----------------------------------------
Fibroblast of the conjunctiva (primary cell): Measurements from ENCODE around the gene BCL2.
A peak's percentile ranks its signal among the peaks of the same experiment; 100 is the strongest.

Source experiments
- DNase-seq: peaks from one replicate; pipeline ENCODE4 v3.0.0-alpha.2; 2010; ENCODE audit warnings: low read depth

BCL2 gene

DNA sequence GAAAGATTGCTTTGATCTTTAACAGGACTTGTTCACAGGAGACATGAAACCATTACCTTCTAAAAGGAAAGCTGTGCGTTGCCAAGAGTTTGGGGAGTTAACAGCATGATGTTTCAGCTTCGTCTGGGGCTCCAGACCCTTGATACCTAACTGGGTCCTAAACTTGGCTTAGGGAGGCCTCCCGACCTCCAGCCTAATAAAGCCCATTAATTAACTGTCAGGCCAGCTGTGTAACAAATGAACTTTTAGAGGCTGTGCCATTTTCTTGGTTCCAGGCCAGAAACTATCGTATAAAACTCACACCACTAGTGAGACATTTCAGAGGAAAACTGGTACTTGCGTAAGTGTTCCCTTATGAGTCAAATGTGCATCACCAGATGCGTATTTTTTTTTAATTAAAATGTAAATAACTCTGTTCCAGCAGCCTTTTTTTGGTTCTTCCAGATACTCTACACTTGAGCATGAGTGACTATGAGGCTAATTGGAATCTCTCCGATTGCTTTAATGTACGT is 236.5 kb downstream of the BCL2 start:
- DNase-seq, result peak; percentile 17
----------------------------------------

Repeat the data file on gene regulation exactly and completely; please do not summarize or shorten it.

Fibroblast of the conjunctiva (primary cell): Measurements from ENCODE around the gene BCL2.
A peak's percentile ranks its signal among the peaks of the same experiment; 100 is the strongest.

Source experiments
- DNase-seq: peaks from one replicate; pipeline ENCODE4 v3.0.0-alpha.2; 2010; ENCODE audit warnings: low read depth

BCL2 gene

DNA sequence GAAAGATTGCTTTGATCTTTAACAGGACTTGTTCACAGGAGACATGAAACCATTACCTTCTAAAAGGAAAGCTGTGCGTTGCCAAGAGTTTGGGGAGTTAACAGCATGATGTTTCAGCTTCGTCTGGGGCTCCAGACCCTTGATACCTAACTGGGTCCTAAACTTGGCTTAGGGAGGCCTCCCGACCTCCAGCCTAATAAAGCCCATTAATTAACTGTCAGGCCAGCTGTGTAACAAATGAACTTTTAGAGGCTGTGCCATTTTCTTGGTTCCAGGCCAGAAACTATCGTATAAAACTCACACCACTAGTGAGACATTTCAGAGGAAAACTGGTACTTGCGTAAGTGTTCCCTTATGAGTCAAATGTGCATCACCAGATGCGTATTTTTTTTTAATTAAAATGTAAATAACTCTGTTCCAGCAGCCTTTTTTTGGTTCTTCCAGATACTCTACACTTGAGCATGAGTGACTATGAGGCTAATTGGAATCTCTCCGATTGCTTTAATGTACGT is 236.5 kb downstream of the BCL2 start:
- DNase-seq, result peak; percentile 17